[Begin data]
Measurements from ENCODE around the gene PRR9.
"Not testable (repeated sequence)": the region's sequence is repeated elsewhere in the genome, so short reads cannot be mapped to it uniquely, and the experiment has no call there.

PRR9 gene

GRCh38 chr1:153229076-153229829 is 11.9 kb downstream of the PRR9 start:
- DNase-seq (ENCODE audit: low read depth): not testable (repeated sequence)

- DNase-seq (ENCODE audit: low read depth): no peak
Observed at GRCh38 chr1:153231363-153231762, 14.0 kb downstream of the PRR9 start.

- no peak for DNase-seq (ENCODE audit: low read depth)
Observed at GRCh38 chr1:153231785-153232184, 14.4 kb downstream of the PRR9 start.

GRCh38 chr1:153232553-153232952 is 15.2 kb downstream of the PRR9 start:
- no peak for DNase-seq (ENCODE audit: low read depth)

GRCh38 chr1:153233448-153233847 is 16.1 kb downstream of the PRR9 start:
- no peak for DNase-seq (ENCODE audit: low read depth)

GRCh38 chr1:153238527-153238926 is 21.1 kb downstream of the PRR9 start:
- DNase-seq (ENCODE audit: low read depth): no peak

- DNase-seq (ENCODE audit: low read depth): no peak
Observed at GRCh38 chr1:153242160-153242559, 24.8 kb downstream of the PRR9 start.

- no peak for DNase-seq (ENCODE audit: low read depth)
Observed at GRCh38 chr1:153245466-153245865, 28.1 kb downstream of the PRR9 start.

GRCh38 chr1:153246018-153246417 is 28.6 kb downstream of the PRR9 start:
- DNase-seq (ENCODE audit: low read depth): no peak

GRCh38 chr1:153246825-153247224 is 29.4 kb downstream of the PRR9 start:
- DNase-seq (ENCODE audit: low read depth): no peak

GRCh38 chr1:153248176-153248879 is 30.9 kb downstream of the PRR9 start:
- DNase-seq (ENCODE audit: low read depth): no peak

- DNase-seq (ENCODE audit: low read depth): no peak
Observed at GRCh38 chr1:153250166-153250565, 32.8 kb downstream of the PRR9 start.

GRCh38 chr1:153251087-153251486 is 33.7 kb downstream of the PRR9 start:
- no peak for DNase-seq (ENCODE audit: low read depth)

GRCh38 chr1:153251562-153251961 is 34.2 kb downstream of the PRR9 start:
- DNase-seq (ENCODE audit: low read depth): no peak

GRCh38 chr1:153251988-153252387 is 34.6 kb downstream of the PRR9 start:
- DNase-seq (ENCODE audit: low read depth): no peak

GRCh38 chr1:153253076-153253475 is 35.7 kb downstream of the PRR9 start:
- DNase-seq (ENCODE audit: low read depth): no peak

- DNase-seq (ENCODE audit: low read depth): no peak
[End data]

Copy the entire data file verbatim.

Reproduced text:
Measurements from ENCODE around the gene PRR9.
"Not testable (repeated sequence)": the region's sequence is repeated elsewhere in the genome, so short reads cannot be mapped to it uniquely, and the experiment has no call there.

PRR9 gene

GRCh38 chr1:153229076-153229829 is 11.9 kb downstream of the PRR9 start:
- DNase-seq (ENCODE audit: low read depth): not testable (repeated sequence)

- DNase-seq (ENCODE audit: low read depth): no peak
Observed at GRCh38 chr1:153231363-153231762, 14.0 kb downstream of the PRR9 start.

- no peak for DNase-seq (ENCODE audit: low read depth)
Observed at GRCh38 chr1:153231785-153232184, 14.4 kb downstream of the PRR9 start.

GRCh38 chr1:153232553-153232952 is 15.2 kb downstream of the PRR9 start:
- no peak for DNase-seq (ENCODE audit: low read depth)

GRCh38 chr1:153233448-153233847 is 16.1 kb downstream of the PRR9 start:
- no peak for DNase-seq (ENCODE audit: low read depth)

GRCh38 chr1:153238527-153238926 is 21.1 kb downstream of the PRR9 start:
- DNase-seq (ENCODE audit: low read depth): no peak

- DNase-seq (ENCODE audit: low read depth): no peak
Observed at GRCh38 chr1:153242160-153242559, 24.8 kb downstream of the PRR9 start.

- no peak for DNase-seq (ENCODE audit: low read depth)
Observed at GRCh38 chr1:153245466-153245865, 28.1 kb downstream of the PRR9 start.

GRCh38 chr1:153246018-153246417 is 28.6 kb downstream of the PRR9 start:
- DNase-seq (ENCODE audit: low read depth): no peak

GRCh38 chr1:153246825-153247224 is 29.4 kb downstream of the PRR9 start:
- DNase-seq (ENCODE audit: low read depth): no peak

GRCh38 chr1:153248176-153248879 is 30.9 kb downstream of the PRR9 start:
- DNase-seq (ENCODE audit: low read depth): no peak

- DNase-seq (ENCODE audit: low read depth): no peak
Observed at GRCh38 chr1:153250166-153250565, 32.8 kb downstream of the PRR9 start.

GRCh38 chr1:153251087-153251486 is 33.7 kb downstream of the PRR9 start:
- no peak for DNase-seq (ENCODE audit: low read depth)

GRCh38 chr1:153251562-153251961 is 34.2 kb downstream of the PRR9 start:
- DNase-seq (ENCODE audit: low read depth): no peak

GRCh38 chr1:153251988-153252387 is 34.6 kb downstream of the PRR9 start:
- DNase-seq (ENCODE audit: low read depth): no peak

GRCh38 chr1:153253076-153253475 is 35.7 kb downstream of the PRR9 start:
- DNase-seq (ENCODE audit: low read depth): no peak

- DNase-seq (ENCODE audit: low read depth): no peak